count   info articles artists


SON OF SAM & DELILAH by Charles Atlas

review by Anne Tardos/Jackson Mac Low

Video, 26 minutes, 1991

The 1991 video Son of Sam & Delilah, by Charles Atlas, is as entertaining as it is disturbing. It opens with the confession of a raging homophobe, whose raving (expletives deleted) is suddenly interrupted by his being shot through the head by a mysterious gunman. The killer reoccurs throughout, without any of the usual cinematic warnings -- the viewer, like the characters, is taken by surprise. The killings are always bloody and always fatal, taking place with universal indifference. The merciless killer is sometimes shown as a beautiful long-haired young man, portrayed by the tall and energetic Almon Grimsted, who alternately dances with total abandon and plays the indifferent and inevitable killer. He also appears as Samson in the romantic love scenes with Delilah, exquisitely portrayed by John Kelly. (There appears to be a box of condoms on the night table as Delilah seduces Samson.)

We are taken into the apartment of a transvestite, played by the witty Hapi Phace, who has a visitor, another transvestite. They both parody rich, spoiled women, whose main concern is shopping, shopping, gossip, sex, and shopping. We are told that Hapi's apartment is smelly, something we can actually "perceive" from the screen. Hapi points out that while her visitor is from Queens, she is from normal parents. Hapi bends down to reach for something in her refrigerator and Atlas cuts to the killer, seen from the same angle, bending down to fight with a big black dog. The killer shouts "You're crazy!" at the dog, who seems to reply (an allusion to the "real" Son of Sam's dog, who he claimed told him to kill). If you look carefully, you see the dog is just playing rough, but this is supposed to be a horrible animal-teasing situation. Many scenes are intercut by Delilah's arias from Samson et Dalila (by Camille Saint-Saëns -- unfortunately uncredited) sung by the enchanting John Kelly, dressed as Delilah. She stands in front of several excellent sets painted by Max DiCorsia, Elizabeth Eaton, and Fernando Santangelo. Atlas lets us gaze at the "Temple of Baal" set for a while, after Samson and Delilah exit.

All this is punctuated by a very energetic and witty dance performance by DANCENOISE -- two very tough women hack at decapitated stuffed dummies, screaming at each other and terribly annoyed at running out of stage blood. The killer enters and shoots them both. We watch them as they bleed to death, calling this experience worse than getting their periods.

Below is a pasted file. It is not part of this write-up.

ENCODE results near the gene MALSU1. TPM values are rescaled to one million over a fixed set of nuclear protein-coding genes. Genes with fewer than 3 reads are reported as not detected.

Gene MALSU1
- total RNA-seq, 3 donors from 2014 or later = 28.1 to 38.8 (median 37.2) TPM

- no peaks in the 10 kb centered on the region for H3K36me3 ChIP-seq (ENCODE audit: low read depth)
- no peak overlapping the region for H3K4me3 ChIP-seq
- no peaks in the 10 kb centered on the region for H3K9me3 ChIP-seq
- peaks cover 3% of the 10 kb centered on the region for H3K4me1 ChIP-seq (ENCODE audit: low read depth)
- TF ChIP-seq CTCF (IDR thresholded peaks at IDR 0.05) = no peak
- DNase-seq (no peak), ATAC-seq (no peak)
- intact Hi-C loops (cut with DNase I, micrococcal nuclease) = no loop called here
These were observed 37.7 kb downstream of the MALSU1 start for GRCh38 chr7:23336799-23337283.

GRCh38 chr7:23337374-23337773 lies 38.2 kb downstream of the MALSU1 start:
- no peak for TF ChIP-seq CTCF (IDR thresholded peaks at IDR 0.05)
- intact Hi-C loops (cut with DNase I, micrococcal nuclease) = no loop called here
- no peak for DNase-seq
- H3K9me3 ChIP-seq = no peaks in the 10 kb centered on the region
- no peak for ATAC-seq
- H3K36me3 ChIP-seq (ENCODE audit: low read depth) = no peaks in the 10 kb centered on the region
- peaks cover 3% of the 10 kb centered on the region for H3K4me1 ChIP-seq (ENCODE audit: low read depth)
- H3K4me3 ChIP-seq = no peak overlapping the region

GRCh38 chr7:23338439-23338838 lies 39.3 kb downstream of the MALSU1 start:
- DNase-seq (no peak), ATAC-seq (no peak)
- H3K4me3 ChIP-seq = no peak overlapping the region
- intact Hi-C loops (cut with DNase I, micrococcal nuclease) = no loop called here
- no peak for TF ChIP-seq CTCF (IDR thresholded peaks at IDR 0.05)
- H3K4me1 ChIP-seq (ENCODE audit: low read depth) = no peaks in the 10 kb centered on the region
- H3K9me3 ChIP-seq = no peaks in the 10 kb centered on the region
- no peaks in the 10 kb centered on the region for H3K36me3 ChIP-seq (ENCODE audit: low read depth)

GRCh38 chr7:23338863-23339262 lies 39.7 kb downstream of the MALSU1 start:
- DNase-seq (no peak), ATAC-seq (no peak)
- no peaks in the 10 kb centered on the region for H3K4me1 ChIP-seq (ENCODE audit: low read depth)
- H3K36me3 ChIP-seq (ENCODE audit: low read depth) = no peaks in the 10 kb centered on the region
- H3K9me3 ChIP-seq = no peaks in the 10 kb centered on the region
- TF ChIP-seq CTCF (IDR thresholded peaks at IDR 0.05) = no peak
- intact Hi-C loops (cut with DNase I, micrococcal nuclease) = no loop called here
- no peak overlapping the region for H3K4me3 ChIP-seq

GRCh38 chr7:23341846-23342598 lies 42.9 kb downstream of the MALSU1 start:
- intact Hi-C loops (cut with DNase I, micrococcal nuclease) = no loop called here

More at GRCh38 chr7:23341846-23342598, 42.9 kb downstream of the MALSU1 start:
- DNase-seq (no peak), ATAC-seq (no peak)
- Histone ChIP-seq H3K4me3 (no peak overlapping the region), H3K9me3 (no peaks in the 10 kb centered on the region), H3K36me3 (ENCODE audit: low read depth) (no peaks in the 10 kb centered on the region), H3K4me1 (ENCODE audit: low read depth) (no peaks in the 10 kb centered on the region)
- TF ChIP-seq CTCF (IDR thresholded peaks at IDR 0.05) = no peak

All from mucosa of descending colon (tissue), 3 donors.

Unexpected indifferent killings, bleeding, and dying are recurring themes throughout this video, as are Delilah's arias. Disco dancers are shot down one by one while others continue dancing, as if to say, life continues, no matter what. One by one they too are shot down. Every time a scene gets too painful, Mr. Atlas quickly cuts to the seductive Delilah, singing from the enchanting opera. In one scene, she is removing her make-up backstage, all the while singing, her voice a little muffled, as she wipes her lips with the tissue. She looks at the camera coquettishly, as the video itself does from time to time: by allowing production details, such as calls to cut a scene or clapboard countdowns to stay in the final version. This "unveiling" reminds one of the last scene of Fellini's E la Nave Va (And the Ship Sails 0n), which reveals the structure on springs under the stage that was the ship's deck.

Crisp photography and thoughtful editing make this video an aesthetic pleasure to watch, while alerting the viewer to the problem it addresses. The indiscriminating killer among us, kills us one by one, without asking any questions, without giving any reasons. Son of Sam killed lovers just because they were lovers. Delilah's betrayal in the guise of love led to Samson's eventual death. Today's major killer also comes in the midst of love.

Charles Atlas's Son of Sam & Delilah is full of camp and vaudeville, tough women and sweet men, and many tongue-in-cheek pop culture references. Paul Gibson's thoughtful lighting and mindful photography and Scott Lifshutz's art direction provide a rich, clear, and uncluttered mise-en-scene. Mr. Atlas's editing is fast paced -- he never bores us. He edits to say what he has to say, but also takes care to soothe us after he shocks us, and then makes sure to wake us up again after he has calmed us down. The viewer of Son of Sam & Delila is in good hands.

Anne Tardos and Jackson Mac Low

New York, 4 June 1992